In 2010, a truck driver working for an Illinois-based trucking company was onvolved in an accident that injured four people in downtown Elgin, Illinois, after he crashed into another vehicle while texting on his phone.
A lawsuit filed by the driver of the vehicle that was hit by the truck stated that the truck driver was distracted because he was texting while driving, and moved from the center to the outside lane, which pushed the passenger vehicle off the road onto a frontage road.
“He suddenly swerved over in the lane of traffic as if he was distracted,” said the lawyer for the plaintiff in the case, adding, “We think he may have been texting or on the phone.”
The driver was ticketed for improper lane use and pled guilty, earning a $125 fine and a year of supervision by his company.
Why Texting is an Issue
Texting is the trifecta of distracted driving.
There are, experts say, three types of distractions – visual distractions, manual distractions and cognitive distrations. Texting unites all three, because it takes your eyes off the road, it forces you to take you hands off the wheel to text some one and takes your thoughts away from the road and focuses them instead on some insipid text about what to eat for dinner that night.
It also makes drivers four times more likely to get into an accident while behind the wheel, and given the size of semis, the likelihood of that accident causing serious injuries or fatalities is fairly high.
The Statistics of Texting and Driving
According to research from the Federal Motor Carrier Safety Association, drivers that are texting take their eyes off the road an average of 4.6 seconds, making it the most dangerous of all cell phone-related moves.
For a vehicle traveling at 55 miles per hour, which is standard for trucks on most major U.S. highways, that’s enough time to travel the length of a football field, and plenty of time to get ingo an accident.
Statistically, cell phone use causes 1.6 million crashes involving semis, pickup trucks and cars on United States each year, according to the National Safety Council.
Of those accidents, almost 330,000 of them – that is 1 in every four – is caused by texting and driving, which is six times more likely to trigger an accident than being intoxicated behind the wheel.
According to the NSA, 94 percent of drivers support a ban on texting while driving. But what does that mean for truckers?
Cameras Catch Drivers Using Cell Phones
Truck drivers often see themselves as professional drivers, and less likely to be prone to an accident when compared to drivers of passenger vehicles.
A study from the Transportation Institute at Virginia Tech found that to be totally false. According to their research, texting drivers were 23 times more likely to get into an accident compared to non-texting drivers.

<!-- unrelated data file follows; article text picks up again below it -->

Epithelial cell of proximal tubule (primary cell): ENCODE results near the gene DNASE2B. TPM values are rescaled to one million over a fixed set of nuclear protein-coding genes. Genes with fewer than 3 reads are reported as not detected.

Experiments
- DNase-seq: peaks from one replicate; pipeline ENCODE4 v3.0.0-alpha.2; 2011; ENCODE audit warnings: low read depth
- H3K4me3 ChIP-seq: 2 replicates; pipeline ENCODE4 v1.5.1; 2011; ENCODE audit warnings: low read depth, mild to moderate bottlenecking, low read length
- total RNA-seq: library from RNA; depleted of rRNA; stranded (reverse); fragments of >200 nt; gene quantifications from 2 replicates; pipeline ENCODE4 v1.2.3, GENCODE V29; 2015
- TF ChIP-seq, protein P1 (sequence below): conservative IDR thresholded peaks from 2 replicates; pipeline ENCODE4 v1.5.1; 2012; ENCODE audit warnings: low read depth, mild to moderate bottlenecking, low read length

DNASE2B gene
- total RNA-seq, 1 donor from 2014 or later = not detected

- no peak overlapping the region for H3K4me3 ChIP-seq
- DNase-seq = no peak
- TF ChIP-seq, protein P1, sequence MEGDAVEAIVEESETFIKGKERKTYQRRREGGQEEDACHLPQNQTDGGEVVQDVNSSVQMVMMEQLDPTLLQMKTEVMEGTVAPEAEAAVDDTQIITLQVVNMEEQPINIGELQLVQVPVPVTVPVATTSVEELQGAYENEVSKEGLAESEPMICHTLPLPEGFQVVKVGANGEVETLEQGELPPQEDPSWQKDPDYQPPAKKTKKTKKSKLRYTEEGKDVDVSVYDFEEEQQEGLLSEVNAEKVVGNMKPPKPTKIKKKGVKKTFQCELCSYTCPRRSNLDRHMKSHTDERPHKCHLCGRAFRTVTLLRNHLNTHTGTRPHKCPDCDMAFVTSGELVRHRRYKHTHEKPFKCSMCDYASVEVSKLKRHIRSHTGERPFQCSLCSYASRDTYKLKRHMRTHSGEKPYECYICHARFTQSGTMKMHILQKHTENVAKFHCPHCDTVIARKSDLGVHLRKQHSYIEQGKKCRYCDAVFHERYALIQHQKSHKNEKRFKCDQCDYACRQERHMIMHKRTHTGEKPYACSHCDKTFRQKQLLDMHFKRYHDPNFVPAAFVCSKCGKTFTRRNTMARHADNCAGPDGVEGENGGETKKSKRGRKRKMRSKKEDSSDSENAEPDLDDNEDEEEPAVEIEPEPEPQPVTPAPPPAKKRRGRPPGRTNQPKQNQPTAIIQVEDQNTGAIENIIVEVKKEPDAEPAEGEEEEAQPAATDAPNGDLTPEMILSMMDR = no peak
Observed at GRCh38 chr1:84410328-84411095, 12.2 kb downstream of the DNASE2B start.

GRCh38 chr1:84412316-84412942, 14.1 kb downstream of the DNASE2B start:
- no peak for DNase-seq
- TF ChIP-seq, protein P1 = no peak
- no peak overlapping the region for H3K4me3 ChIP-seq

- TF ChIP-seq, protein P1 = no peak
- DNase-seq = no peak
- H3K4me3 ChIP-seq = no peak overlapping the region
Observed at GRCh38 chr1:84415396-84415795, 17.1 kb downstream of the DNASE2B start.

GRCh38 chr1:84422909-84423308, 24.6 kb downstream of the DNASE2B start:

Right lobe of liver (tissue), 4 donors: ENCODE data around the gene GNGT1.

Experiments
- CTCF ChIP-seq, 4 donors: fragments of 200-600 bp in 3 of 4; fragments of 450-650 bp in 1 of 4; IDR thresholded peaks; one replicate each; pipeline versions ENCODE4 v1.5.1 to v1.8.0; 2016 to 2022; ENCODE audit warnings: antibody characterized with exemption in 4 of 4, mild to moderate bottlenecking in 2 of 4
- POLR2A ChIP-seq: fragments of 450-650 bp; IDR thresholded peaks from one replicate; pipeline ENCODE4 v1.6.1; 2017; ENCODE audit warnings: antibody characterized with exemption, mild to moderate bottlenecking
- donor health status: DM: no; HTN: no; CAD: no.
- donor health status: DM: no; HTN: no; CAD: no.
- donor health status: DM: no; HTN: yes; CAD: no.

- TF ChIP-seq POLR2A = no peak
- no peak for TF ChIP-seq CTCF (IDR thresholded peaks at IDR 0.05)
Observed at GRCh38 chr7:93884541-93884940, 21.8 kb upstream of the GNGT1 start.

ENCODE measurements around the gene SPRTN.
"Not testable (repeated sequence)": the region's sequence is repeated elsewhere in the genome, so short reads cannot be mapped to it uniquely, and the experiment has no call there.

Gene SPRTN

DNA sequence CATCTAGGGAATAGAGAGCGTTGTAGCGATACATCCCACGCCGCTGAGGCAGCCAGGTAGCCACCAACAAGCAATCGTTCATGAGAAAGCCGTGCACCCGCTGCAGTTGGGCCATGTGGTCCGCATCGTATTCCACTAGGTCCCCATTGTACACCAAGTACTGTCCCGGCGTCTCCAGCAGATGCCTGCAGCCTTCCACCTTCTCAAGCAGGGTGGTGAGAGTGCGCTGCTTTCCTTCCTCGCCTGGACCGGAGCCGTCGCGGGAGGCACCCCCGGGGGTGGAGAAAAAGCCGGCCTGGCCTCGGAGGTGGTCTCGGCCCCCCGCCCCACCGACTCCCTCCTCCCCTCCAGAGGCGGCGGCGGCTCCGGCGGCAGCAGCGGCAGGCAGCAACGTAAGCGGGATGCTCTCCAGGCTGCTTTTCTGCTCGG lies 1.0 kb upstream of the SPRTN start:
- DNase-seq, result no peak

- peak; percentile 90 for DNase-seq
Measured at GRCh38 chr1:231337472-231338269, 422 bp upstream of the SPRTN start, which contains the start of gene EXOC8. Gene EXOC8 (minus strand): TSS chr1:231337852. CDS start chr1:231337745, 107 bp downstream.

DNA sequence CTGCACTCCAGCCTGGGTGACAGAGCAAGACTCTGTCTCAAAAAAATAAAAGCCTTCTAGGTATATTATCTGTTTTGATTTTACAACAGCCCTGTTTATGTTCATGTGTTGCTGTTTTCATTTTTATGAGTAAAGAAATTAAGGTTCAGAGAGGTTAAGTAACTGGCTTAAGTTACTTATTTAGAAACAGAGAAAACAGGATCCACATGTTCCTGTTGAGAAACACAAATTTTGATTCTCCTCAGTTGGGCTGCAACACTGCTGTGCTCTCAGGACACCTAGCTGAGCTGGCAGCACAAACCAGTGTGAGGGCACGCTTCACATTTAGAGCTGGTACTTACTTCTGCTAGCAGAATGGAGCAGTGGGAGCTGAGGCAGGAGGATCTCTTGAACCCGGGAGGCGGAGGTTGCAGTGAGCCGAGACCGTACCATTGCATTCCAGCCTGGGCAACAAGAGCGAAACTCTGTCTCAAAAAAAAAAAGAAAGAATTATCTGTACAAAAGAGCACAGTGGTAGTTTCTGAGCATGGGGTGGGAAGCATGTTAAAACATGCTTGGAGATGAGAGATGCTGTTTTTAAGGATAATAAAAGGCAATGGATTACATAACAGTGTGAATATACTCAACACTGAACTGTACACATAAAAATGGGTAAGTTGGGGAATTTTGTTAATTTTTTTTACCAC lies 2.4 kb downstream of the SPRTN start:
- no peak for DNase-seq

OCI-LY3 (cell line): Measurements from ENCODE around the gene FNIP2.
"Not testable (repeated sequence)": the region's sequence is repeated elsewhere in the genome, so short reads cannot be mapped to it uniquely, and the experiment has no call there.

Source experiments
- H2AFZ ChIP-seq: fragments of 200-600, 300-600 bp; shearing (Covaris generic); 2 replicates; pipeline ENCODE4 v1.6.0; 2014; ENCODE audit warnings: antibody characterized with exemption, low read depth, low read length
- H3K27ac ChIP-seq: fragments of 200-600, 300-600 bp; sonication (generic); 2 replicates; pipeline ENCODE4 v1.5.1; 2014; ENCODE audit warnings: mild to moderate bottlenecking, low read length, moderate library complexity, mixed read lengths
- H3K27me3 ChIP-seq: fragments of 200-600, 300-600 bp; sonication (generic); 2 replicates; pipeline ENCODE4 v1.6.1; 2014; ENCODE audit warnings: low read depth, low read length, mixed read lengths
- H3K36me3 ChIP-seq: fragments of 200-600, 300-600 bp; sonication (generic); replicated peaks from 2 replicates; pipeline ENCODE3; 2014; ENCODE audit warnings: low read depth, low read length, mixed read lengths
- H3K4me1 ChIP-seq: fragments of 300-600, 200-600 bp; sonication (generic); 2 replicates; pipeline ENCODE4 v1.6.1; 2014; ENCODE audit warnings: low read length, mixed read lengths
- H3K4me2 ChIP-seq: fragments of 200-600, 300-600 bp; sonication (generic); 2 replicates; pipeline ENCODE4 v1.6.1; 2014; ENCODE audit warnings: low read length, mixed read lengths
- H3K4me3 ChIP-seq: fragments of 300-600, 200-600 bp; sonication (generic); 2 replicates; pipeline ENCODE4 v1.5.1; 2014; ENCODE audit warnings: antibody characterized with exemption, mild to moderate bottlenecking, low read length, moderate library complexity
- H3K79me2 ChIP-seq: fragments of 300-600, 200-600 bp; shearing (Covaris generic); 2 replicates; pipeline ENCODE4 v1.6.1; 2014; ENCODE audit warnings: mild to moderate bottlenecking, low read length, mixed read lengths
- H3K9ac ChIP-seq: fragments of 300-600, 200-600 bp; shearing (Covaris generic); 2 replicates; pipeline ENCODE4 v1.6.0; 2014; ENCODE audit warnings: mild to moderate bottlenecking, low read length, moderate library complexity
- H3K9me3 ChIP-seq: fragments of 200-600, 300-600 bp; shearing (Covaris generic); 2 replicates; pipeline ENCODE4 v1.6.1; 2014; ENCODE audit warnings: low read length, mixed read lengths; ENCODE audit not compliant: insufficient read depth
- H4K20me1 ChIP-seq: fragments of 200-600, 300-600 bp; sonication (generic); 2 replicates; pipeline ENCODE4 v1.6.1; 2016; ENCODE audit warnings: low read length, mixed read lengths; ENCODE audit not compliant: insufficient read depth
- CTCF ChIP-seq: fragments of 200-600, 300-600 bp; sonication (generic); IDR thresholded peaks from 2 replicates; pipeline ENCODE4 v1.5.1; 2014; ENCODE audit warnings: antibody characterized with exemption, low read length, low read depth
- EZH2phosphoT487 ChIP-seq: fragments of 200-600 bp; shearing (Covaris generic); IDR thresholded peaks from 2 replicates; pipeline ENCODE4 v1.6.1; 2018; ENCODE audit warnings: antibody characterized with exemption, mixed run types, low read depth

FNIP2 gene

Still, truckers can be quick to ignore the rules of the road as they travel from coast to coast carrying food, dangerous chemicals or other goods from site to site.
In 2014, a sting operation of sorts was put into place in New York City – which along with Chicago is the least-desired city in which to drive, according to Big City Driver – to catch truckers in the act of texting.
After two fatal crashes involving phone use, one in Pennsylvania when a texting driver killed a couple when he rear-ended them while texting, another in Arizona, when a truck driver killed a police officer after crashing into emergency vehicles while looking at photos on his phone, New York City’s ABC station WABC launched an investigation.
The station set up cameras on two major New York Highways, where they captured images of drivers not only talking on their cell phones, but also dialing their phones and texting. One driver was captures in images using two phones at the same time.
There are some safe drivers on the road, however.
After a story was posted about the photo sting, one driver, Donald Davis, quickly condemned his texting fellow drivers, and said his hands-free system makes him a safer driver while allowing him to stay connected to his family at home.
“There is no excuse” for drivers to be traveling at 70 miles per hour using a cell phone, he said, calling for zero tolerance if these drivers are caught texting and driving.
Illinois Laws Prohibit Texting
As of January 1, 2014, drivers are prohibited from using hand-held devices in Illinois, unless hands-free devices such as speakerphones, Bluetooth devices or headsets are engaged.
The law went into effect for commercial and truck drivers nationwide as of 2010, but is not fully enforced, as shown by NYC reporters.
Trucks that are parked on the shoulder of the road or stopped in traffic are excempt.
At the time of the sting, using cell phones in New York was also illegal, and almost 16,000 truckers were ticketed that year for cell phone use, according to stats from the Department of Transportation.